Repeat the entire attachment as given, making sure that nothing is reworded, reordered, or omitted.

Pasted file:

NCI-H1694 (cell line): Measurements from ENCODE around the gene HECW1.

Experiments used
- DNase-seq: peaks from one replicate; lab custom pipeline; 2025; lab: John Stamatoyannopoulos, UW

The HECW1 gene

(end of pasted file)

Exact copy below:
NCI-H1694 (cell line): Measurements from ENCODE around the gene HECW1.

Experiments used
- DNase-seq: peaks from one replicate; lab custom pipeline; 2025; lab: John Stamatoyannopoulos, UW

The HECW1 gene